- The Washington Times - Wednesday, June 23, 2010

Dear Sgt. Shaft:

I came across my dad’s dog tags and was wondering if you can help me understand the information on it.

The first line has his first name, followed on the second line by his middle name, followed on the third line by his last name. Next is 564-26-57. What does that represent? Then on the fifth line is “T 12-42.” That must be the month and year he enlisted? Then the sixth line reads, “USNR: O.”

Could you please decode this for me. Thank you!

Shelley H.
Via the Internet

Dear Shelly:

According to my sources, their best guess based on quick research is:

Line 1 — First name.

Line 2 — Middle name.

Line 3 — Last name.

Line 4 — Enlisted man’s service number or officer’s service jacket number.

Line 5 — “T 12-42.” These referred to immunizations — tetanus most likely — but the numbered codes stood for dates.

Line 6 — “USNR” is the United States Naval Reserve; the “O” stands for blood type — there was no positive (+) or negative (-) used in the World War II era.

I hope this information increases the special significance of this meaningful memento of your dad’s service to our country.


Dear Sgt Shaft:

I am writing to alert you to a free, confidential source of guidance on disability employment issues available to your members or constituents — the Job Accommodation Network (JAN).

JAN is the leading source of information on workplace accommodations and the Americans With Disabilities Act (ADA) and related legislation. JAN’s customers include employers of all sizes, from Fortune 500 companies to entrepreneurs, and its services are particularly valuable to small businesses without a dedicated in-house human resource function or facility manager. JAN offers assistance via phone or online.

We hope you will help us spread the word about JAN by:

• Posting a link to JAN’s website, AskJAN.org, on your organization’s website.

• Featuring JAN in your publication. A quick and easy way to do this is to use one of JAN’s drop-in articles. Alternatively, or in addition, you could send an e-blast about JAN to your members or constituents.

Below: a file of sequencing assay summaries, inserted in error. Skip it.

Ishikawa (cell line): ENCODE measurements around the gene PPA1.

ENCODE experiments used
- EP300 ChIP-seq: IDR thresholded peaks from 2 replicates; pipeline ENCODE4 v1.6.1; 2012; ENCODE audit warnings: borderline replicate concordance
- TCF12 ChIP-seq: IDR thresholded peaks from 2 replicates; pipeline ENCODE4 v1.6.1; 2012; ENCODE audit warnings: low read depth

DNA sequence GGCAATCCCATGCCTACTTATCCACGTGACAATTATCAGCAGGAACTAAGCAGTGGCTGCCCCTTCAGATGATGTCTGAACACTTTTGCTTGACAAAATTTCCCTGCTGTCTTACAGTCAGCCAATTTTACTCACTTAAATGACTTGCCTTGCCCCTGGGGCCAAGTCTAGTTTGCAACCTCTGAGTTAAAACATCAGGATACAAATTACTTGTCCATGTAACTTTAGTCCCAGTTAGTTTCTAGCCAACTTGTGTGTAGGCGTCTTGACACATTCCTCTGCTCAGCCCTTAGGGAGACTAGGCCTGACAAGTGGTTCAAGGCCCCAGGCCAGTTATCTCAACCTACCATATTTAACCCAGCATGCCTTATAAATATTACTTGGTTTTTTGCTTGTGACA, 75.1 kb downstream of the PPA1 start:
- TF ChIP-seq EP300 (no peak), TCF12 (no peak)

JAN is a service of the U.S. Department of Labor’s Office of Disability Employment Policy.

Thank you, and please feel free to contact me if you have any questions.

Kathy Brannigan

Dear Kathy:

Thanks for the update. I urge all employers to utilize information supplied by your program. A disabled veteran is a too valuable a resource to waste.


Shaft notes

The U.S. House Subcommittee on Health recently held a field hearing to highlight the benefits of recreation therapy as a means to rehabilitate disabled veterans and restore them to optimal levels of functioning and independence.

The hearing was held in New Port Richey, Fla., in the state’s 9th Congressional District, which is represented by Rep. Gus Bilirakis, a subcommittee member. Mr. Bilirakis was joined by Rep. Jeff Miller, a Veterans Committee colleague and fellow Floridian who represents the state’s 1st Congressional District in the western Panhandle.

Representatives of the James A. Haley Veterans Affairs Medical Center in nearby Tampa, Fla., testified, as did community providers and individual veterans who personally benefited from the Department of Veterans Affairs (VA) recreation therapy program.

“I am proud that Florida is a national leader in providing recreation therapy to disabled veterans,” Mr. Bilirakis said. “Recreation therapy has proven to be an effective treatment that improves an injured veteran’s physical, mental, emotional, and spiritual health through activities aimed at increasing self-sufficiency and quality of life.”

The objective of recreation therapy is to achieve a high degree of wellness and lifelong health. It is a patient-centered and activity-based therapy that takes a holistic approach to rehabilitation. Research and clinical evidence indicate that recreation therapy can provide a diversity of benefits to those with a wide range of physical and mental disabilities.

VA long has been a pioneer in using the tools of recreation therapy to treat veterans, and the recreation therapy curriculum has become one of the department’s most inventive and dynamic programs.

“Our wounded warriors have gone above and beyond the call of duty to protect American freedoms,” Mr. Miller said. “They have earned and deserve every effective measure of therapy we as a grateful nation can provide.

“Recreation therapy is perfectly suited to veterans who are used to living an active lifestyle and show almost immediate positive responses when involved in this innovative program. I fully support VA’s endeavors in this regard and hope to see more disabled veterans benefiting from recreation therapy in the future.”



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